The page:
Will This Court Case Kill Teachers Unions in California?


A legal case in California may spell doom for the California Teachers Association (CTA), the state's largest education union. Rebecca Friedrichs, who teaches in the Los Angeles suburb of Buena Park, and a group of other teachers are challenging CTA's ability to collect dues from people who don't join the union:

At issue is California's "agency shop" law, which forces members of a unionized profession to pay dues even if they don't support or have membership in the union. Teachers in California can opt out of paying CTA dues spent on political efforts, like lobbying, by asking for a refund, but they can't opt out of dues used for collective bargaining.

Friedrich and her colleagues, however, argue that the opt-out process is so complex they end up contributing hundreds of dollars to political activities with which they disagreed.

A federal court in California rejected Friedrichs' case last year and she and her co-plaintiffs are appealing to the Supreme Court. According to Joseph Williams at takepart:

The high court has heard a case like this before. Last year, the justices ruled on Harris v. Quinn, which challenged Illinois' version of California's "agency shop" law. The court upheld the Illinois law, but just barely: It declared unions couldn't collect dues from employees who didn't want to join and signaled it was open to another, more focused challenge to the law.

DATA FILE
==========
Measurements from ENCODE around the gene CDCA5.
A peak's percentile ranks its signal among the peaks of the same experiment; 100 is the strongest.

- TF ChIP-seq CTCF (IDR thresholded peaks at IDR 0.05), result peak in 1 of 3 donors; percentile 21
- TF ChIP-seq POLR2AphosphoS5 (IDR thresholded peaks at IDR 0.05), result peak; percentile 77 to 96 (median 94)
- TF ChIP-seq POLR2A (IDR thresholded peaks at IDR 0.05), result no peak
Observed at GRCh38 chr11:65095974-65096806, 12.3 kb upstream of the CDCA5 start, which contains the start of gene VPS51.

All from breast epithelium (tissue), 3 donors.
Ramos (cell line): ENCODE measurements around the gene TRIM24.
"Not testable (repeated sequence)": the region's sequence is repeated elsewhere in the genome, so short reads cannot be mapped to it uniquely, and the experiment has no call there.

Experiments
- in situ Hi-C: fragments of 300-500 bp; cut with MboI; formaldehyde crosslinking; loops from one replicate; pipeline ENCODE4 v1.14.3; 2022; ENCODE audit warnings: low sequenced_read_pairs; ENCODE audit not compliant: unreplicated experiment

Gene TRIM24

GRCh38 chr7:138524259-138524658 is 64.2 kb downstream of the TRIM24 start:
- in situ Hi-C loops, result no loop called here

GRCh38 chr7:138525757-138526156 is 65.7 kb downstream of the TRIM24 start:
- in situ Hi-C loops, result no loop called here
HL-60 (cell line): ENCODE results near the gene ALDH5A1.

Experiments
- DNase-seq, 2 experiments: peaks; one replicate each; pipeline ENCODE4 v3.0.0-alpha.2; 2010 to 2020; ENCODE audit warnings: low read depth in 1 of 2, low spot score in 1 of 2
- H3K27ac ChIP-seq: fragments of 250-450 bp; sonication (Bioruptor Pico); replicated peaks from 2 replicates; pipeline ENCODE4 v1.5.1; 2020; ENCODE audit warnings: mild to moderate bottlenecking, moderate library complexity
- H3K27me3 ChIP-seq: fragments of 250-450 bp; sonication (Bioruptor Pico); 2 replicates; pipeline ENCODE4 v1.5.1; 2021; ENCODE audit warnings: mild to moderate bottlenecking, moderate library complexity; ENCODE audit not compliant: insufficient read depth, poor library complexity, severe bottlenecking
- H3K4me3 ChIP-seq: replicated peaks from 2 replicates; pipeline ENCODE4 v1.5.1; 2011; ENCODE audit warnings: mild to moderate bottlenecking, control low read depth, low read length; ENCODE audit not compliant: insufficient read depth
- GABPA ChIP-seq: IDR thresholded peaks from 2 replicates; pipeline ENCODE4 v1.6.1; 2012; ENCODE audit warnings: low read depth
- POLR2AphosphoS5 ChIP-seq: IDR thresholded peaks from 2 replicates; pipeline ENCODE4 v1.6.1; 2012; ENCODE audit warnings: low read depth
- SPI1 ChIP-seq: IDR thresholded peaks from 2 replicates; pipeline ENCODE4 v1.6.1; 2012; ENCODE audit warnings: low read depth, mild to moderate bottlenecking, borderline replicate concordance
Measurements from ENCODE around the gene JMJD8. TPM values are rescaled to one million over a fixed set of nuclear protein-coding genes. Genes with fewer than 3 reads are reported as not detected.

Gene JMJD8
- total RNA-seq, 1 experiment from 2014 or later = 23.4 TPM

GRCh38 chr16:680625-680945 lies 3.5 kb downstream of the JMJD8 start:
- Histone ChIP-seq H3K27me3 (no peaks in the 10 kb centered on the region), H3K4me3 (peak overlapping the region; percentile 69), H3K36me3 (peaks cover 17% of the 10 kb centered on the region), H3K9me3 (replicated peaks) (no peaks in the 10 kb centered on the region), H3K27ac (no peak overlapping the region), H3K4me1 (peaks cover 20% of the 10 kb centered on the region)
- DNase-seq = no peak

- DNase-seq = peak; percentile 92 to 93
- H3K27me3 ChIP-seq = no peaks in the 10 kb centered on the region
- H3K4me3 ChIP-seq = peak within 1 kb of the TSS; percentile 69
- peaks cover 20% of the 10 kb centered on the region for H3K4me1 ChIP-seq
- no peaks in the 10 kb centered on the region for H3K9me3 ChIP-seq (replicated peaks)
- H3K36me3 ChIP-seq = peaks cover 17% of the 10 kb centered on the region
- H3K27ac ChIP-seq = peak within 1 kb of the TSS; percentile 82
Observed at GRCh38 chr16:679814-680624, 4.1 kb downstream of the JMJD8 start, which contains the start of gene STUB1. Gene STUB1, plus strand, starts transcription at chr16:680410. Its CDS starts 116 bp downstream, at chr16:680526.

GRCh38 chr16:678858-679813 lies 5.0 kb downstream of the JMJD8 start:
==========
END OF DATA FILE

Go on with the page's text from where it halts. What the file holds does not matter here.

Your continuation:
It's not clear if or when the court will announce a decision.

More info here.

Related vid: "3 Reasons School Choice is Growing"

Reason is a media sponsor of National School Choice Week, which focuses attention on how increasing options for students and parents can improve K-12 education. It runs from January 25-January 31. For more information, go here.

NEXT: Scientology-Funded Group Preaching Anti-Drug Message in NYC Public Schools

Editor's Note: We invite comments and request that they be civil and on-topic. We do not moderate or assume any responsibility for comments, which are owned by the readers who post them. Comments do not represent the views of or Reason Foundation. We reserve the right to delete any comment for any reason at any time. Report abuses.

  1. Buena Park is my hometown, and it’s a suburb of Orange County–NOT Los Angeles. Sorry, Nick, but that’s a pet peeve of mine…

    1. I’m from La Palma and was going to post the same thing.

      Just because the Anaheim Angels say they’re from LA doesn’t make it so!

    2. Let’s be real, all of Orange County is one giant suburb of LA

      1. Nope. Orange County is distinct and separate from LA County (different politicians, different laws and sales tax rates). Plus, OC is far nicer since it doesn’t have all the trash, graffiti and homeless people that LA does.

        1. I live in LA, I was mostly just saying that to give you shit. That said, being in a different county doesn’t mean you’re not a suburb of another city. County lines are arbitrary. Also, being nicer (which is heavily dependent on which part of LA you’re comparing the OC too, and whether you’re referring to just the city or LA county as a whole) definitely doesn’t make you not a suburb.

          1. I’m from the Bay Area and generally consider San Diego to be a suburb of LA. Of course, I also consider San Jose (and even Santa Cruz) to be a suburb of San Francisco and Milwaukee a suburb of Chicago.

            1. I’m being slightly facetious on the San Diego thing. But OC is part of the LA MSA…

            2. San Diego is Tijuana’s nicest suburb!

    3. The Los Angeles MSA includes the OC.

      Deal with it. All of the OC is a suburb of LA.